Once you accept that there is a gap, ensure that you have the desire to bridge this gap.
If the desire is below 8 on a scale of 10 with 10 being the highest, you are going to be in a zone of making excuses to not follow the plan. If you have an intense desire to bridge the gap, then you understand that there may be temporary discomfort when you are in the process of bridging the gap.
Desiring the end goal is one thing and desiring to undergo the process of getting the end goal is another. Both are crucial!
Step #4: Create a Practical Plan to bridge the gap. [ SMART Goals]
The emphasis is on the word practical. Once you know the starting point, the endpoint and the gap – you need to create a practical plan to bridge that gap. For a plan to be practical, it needs to be a function of your CURRENT time, effort, energy and other resources. As you progress these factors change and accordingly your plan will evolve.
For example, don’t plan to wake up early and go for a walk. First, manage the hours you are awake. So maybe you walk 15 minutes before dinner every day. Then over two weeks, you can increase it to 30 mins and perhaps within a month you love the results of walking so much that you are automatically able to wake up and put in an hour before your day starts.
When you jump the practical plan and straight away try to adopt an ideal plan, more often than not you are setting yourself up for disappointment.
Step #5: Get into ACTION and review regularly.
Get into the action with the practical plan you created. Review it at regular intervals and keep on making adjustments. Do more of what’s working for you, eliminate that which is not. Think of what more could work for you. Life is dynamic and we need to keep incorporating the changes. Keep checking where you are and where you wish to be. Accept the gap and keep making honest efforts to bridge the gap!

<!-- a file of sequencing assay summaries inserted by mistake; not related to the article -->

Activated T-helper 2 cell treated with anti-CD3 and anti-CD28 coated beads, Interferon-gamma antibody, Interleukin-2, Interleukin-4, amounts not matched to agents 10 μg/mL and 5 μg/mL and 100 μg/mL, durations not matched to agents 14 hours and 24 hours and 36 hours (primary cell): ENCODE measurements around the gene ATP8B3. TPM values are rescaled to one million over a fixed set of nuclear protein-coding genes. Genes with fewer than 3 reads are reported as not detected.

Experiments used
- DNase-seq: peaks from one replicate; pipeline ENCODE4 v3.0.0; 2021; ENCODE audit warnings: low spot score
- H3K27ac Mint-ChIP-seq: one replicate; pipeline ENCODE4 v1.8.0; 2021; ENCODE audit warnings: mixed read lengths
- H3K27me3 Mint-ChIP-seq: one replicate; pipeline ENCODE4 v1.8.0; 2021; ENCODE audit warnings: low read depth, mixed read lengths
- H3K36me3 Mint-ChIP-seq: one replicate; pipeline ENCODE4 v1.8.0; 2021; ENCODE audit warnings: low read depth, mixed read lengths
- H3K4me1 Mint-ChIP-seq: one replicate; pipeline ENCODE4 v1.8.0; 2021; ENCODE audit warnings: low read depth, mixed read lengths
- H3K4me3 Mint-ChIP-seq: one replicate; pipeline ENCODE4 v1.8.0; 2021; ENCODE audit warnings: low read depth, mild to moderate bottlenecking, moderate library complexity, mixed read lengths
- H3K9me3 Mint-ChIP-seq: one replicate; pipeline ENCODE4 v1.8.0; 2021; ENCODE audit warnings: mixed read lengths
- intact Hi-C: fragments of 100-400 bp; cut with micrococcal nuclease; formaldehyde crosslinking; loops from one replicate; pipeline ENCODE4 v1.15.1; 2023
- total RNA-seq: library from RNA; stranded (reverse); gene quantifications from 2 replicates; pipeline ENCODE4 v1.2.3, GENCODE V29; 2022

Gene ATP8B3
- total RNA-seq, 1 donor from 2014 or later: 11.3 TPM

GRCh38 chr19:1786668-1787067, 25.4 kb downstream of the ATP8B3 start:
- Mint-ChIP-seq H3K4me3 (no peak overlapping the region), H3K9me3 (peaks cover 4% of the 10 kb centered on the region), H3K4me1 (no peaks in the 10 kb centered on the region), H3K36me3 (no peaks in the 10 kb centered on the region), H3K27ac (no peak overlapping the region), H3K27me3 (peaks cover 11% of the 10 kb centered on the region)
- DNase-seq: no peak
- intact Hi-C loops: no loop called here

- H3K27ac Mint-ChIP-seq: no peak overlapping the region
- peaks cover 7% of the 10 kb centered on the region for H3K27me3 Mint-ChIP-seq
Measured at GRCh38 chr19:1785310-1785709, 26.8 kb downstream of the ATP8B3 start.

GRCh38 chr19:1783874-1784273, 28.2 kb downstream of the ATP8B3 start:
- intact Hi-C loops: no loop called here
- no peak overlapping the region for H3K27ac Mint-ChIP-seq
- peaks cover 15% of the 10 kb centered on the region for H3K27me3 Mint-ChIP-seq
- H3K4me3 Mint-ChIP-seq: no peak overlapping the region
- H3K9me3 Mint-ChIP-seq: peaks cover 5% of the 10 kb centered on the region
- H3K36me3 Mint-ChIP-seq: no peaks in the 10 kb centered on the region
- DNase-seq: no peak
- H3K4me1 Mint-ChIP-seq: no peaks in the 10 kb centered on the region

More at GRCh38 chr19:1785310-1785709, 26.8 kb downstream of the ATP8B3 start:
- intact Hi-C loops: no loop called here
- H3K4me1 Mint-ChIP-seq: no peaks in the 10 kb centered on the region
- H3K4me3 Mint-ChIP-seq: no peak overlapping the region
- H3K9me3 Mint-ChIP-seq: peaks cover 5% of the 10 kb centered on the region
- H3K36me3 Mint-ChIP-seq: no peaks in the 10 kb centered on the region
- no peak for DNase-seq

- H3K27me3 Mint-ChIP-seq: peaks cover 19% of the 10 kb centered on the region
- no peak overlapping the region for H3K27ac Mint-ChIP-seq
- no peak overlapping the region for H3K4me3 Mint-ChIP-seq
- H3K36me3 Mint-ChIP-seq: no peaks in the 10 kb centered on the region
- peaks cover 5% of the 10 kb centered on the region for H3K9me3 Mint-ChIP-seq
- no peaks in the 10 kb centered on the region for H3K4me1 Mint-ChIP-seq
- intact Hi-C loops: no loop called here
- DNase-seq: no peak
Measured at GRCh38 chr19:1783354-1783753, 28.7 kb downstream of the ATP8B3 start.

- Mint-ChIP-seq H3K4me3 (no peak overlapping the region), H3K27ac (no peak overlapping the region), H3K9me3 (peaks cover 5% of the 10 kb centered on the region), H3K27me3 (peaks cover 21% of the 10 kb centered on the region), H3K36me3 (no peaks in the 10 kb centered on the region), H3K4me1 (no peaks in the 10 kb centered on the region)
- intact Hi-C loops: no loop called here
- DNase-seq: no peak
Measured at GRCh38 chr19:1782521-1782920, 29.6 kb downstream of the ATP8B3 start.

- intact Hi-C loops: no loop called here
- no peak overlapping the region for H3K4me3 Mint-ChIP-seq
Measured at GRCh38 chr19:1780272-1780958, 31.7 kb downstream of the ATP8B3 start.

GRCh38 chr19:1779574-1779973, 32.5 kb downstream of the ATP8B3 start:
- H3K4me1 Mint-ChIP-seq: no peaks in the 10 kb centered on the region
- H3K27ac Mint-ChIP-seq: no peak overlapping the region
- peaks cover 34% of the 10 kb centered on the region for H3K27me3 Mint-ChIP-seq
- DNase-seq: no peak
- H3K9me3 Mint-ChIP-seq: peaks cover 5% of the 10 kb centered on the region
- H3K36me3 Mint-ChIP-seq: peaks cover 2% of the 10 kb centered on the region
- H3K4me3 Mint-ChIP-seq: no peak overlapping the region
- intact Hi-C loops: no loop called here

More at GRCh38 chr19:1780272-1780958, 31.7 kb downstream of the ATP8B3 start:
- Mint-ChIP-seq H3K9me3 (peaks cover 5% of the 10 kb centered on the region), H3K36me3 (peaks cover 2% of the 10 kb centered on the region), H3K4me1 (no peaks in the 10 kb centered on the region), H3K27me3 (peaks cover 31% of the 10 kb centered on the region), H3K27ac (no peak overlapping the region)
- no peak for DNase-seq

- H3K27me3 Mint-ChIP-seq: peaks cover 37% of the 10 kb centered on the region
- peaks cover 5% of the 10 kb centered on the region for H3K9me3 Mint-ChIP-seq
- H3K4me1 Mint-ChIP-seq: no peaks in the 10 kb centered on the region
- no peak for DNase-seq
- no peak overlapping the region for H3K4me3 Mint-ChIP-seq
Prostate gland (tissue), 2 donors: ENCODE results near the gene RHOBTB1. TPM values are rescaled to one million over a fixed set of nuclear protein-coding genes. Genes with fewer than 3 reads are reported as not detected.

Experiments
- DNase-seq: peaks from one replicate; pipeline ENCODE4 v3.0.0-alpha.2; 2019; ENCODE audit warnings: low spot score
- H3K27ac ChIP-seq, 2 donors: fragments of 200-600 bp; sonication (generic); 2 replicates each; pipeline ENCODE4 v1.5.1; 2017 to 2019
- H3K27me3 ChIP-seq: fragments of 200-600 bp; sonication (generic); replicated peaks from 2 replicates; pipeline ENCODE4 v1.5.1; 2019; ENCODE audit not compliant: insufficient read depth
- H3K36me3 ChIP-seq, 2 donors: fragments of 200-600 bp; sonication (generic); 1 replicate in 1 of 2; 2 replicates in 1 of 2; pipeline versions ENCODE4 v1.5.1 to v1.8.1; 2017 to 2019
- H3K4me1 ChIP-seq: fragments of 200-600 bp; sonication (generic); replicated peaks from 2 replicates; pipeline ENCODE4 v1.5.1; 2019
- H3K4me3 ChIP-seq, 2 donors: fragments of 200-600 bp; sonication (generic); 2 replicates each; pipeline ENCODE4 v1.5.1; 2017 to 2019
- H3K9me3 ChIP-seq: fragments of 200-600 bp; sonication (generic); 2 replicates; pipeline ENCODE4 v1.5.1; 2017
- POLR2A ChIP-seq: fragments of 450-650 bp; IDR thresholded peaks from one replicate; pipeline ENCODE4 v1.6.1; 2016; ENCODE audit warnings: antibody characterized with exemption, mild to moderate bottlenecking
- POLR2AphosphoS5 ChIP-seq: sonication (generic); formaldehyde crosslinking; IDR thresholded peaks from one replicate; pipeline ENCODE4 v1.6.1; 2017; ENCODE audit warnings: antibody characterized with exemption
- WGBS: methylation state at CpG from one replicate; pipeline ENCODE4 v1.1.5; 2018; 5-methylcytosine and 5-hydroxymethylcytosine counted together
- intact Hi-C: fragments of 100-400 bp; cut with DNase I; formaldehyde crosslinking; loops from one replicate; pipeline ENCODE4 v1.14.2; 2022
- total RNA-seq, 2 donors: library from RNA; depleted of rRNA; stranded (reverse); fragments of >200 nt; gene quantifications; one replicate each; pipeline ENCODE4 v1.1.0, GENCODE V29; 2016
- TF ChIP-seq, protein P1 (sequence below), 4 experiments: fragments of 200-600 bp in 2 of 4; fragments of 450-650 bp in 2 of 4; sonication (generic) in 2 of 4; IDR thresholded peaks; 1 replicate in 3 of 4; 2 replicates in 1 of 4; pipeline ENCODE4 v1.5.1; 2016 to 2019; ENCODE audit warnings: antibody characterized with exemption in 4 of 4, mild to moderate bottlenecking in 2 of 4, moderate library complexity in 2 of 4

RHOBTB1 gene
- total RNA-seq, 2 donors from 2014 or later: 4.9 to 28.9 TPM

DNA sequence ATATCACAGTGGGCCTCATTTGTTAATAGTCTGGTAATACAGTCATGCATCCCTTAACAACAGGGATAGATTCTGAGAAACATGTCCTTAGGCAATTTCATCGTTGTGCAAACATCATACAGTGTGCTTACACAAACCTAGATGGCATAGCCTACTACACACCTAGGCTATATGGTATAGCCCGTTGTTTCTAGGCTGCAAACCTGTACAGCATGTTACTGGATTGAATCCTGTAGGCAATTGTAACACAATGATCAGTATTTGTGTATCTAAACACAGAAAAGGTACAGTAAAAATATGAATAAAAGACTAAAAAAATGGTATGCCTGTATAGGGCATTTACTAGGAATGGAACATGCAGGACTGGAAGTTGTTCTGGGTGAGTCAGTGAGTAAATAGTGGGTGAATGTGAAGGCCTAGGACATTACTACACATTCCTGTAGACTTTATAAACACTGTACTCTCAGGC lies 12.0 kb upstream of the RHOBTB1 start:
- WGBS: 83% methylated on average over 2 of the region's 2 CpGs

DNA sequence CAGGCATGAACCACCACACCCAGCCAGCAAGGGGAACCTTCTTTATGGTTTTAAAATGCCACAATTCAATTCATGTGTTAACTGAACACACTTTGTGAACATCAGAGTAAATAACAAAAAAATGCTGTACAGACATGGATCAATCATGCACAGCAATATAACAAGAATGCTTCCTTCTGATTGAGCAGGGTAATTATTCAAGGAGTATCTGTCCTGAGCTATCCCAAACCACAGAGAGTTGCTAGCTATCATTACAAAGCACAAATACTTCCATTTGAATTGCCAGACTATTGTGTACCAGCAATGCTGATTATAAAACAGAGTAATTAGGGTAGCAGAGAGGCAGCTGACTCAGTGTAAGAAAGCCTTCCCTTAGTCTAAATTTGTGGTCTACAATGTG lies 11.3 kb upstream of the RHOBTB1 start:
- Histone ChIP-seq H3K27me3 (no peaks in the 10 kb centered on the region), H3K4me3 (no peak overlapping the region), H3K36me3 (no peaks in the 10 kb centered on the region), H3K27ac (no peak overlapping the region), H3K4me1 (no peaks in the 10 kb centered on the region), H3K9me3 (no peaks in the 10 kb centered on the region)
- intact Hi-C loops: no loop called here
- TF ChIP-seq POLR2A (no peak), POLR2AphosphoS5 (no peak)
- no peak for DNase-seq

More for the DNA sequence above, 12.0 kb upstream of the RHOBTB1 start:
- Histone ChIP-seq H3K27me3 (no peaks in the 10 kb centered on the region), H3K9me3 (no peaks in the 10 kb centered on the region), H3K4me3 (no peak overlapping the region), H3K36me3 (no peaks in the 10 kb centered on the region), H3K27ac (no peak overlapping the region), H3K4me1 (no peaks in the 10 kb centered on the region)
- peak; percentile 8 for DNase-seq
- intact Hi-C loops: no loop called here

This is how I set my personal goals and achieve them. I keep correcting myself when I make a mistake. I celebrate my wins. I am okay to try different ways of doing the same thing, till I find what works for me the best. I don’t freeze my plans and also don’t change them often.
In my experience, people jump the first three steps and directly begin setting goals with the SMART framework without introspecting about whether they truly own their goals. One needs to understand that there could be sacrifices involved and there needs to be the readiness to make those sacrifices. This can happen only when you truly want something and are ready to make it a reality.
If you have been trying and yet failing to achieve a particular goal, you could consider working with a coach. A coach will help bring in greater clarity of goals, dig that WHY, come up with a practical plan and keep you accountable to help you follow through with your action plan. You will master the art of how to set goals which you can achieve.